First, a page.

Bloomberg News interviewed lawmakers, investors, economists, analysts and academics from 11 countries and reviewed draft laws and rules in the U.S. and Europe, the epicenters of the crisis of 2007-2008. The measures included those by members of executive or legislative branches in the U.S. and EU and by the Basel Committee on Banking Supervision, which recommends standards for financial institutions for 27 countries including the U.S., Russia, Japan and Brazil.
State of Play
The survey found that most of the more than 50 proposals are still being debated. Among at least 14 adopted are limits on banker pay in France, the U.K, and the Netherlands; more stringent testing of banks' ability to withstand losses in Germany; and tougher capital rules in Switzerland.
In the U.S., Congress isn't likely to pass final legislation until next year, as Obama and the Democratic leadership have made health-care overhaul the top priority and lawmakers face resistance from Wall Street banks, hedge funds and the U.S. Chamber of Commerce. Financial companies historically are the largest donors to congressional election campaigns, according to the Center for Responsive Politics in Washington.
The House voted 223-202 Dec. 11 to approve a package assembled by the Financial Services Committee. The bill would heighten consumer protections, expand oversight of hedge funds and derivatives and set up a mechanism to allow — without requiring — regulators to dismantle large firms whose failure could threaten the economy. The Senate is writing its own law.
"The House of Representatives has acted to leave the age of dishonesty, recklessness and irresponsibility behind," said Speaker Nancy Pelosi, a California Democrat, after the vote.
The European Commission, the EU's executive arm, has proposed a European Systemic Risk Board similar to authorities being considered in the U.S., with the power to warn national regulators of risks. EU bodies are also developing rules on derivatives, hedge funds and bank capital.
Asia accounted for 2.5 percent of the $1.71 trillion in losses and writedowns by banks and insurers during 2007-2008, data compiled by Bloomberg show. Regulatory overhaul steps by Japan include expanding financial inspections of insurance and securities companies. China asked its biggest banks to increase capital ratios to at least 11 percent from 10 percent. The minimum set by the Basel committee is 8 percent.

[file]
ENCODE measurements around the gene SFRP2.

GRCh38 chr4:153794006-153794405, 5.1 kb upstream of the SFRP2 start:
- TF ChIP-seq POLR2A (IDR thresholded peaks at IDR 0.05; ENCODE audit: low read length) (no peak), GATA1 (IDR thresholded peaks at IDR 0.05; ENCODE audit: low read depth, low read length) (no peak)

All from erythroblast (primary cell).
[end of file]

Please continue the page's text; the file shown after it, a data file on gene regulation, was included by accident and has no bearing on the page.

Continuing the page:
Governments worldwide need to work together to implement roughly the same solutions at about the same time, or financial companies may move their operations to the countries with the least stringent rules, regulators said in interviews.
To be sure, restructuring in the U.S. during the Great Depression came together years after the 1929 stock market crash. Congress took until 1933 to create the Federal Deposit Insurance Corp. and 1934 to establish the Securities and Exchange Commission. Now lawmakers are attempting to reverse three decades of deregulation.
"This is one time when you hope they move slowly," said Bert Ely, the head of Ely & Co., a bank consulting firm in Alexandria, Virginia, in an interview.
Protecting the economy from another catastrophe is important enough for lawmakers to take their time, said Ely, an adjunct scholar at the Cato Institute, a Washington research group, who has testified before Congress.
"You've got to get it right the first time," he said.
New regulations might slow economic expansion, according to Stephen Green, chairman of London-based HSBC Holdings (HBC).
"If all of the measures currently under discussion with regard to strengthening the financial system came in their most extreme form and all too quickly, there is no question in my mind that this would damage the recovery," Green said in a Nov. 17 speech in London.
The countries belonging to the Basel committee will probably agree next year on tougher capital, liquidity and leverage requirements for banks, members said. Implementation will take longer and depend on economic recovery, they said.
The measures would substantially increase amounts that banks have to set aside against emergencies, potentially reducing their lending ability, according to Josef Ackermann, chief executive of Frankfurt-based Deutsche Bank (DTBKY).